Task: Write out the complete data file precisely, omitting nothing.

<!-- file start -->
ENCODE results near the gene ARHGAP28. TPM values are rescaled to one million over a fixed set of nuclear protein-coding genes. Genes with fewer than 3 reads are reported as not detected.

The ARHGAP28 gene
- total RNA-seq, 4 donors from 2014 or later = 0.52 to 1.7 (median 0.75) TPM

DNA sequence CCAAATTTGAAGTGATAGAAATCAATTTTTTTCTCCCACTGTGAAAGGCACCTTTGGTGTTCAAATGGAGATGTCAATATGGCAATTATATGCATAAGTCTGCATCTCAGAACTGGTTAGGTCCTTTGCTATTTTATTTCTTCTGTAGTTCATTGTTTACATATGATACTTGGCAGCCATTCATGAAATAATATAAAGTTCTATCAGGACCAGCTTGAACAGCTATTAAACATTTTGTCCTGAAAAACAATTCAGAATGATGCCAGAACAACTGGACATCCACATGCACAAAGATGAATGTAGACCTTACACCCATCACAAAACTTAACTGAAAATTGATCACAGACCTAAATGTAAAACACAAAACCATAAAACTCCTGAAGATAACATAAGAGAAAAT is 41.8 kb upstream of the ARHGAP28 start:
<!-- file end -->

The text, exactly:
ENCODE results near the gene ARHGAP28. TPM values are rescaled to one million over a fixed set of nuclear protein-coding genes. Genes with fewer than 3 reads are reported as not detected.

The ARHGAP28 gene
- total RNA-seq, 4 donors from 2014 or later = 0.52 to 1.7 (median 0.75) TPM

DNA sequence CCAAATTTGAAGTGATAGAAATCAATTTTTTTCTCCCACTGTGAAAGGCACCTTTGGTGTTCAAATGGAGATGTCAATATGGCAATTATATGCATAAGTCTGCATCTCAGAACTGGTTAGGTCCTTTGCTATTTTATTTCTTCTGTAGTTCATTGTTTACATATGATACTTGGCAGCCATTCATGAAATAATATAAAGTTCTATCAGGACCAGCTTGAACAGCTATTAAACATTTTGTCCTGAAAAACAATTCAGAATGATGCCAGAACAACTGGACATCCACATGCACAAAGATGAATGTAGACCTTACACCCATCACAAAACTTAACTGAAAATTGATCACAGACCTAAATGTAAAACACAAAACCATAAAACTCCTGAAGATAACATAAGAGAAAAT is 41.8 kb upstream of the ARHGAP28 start: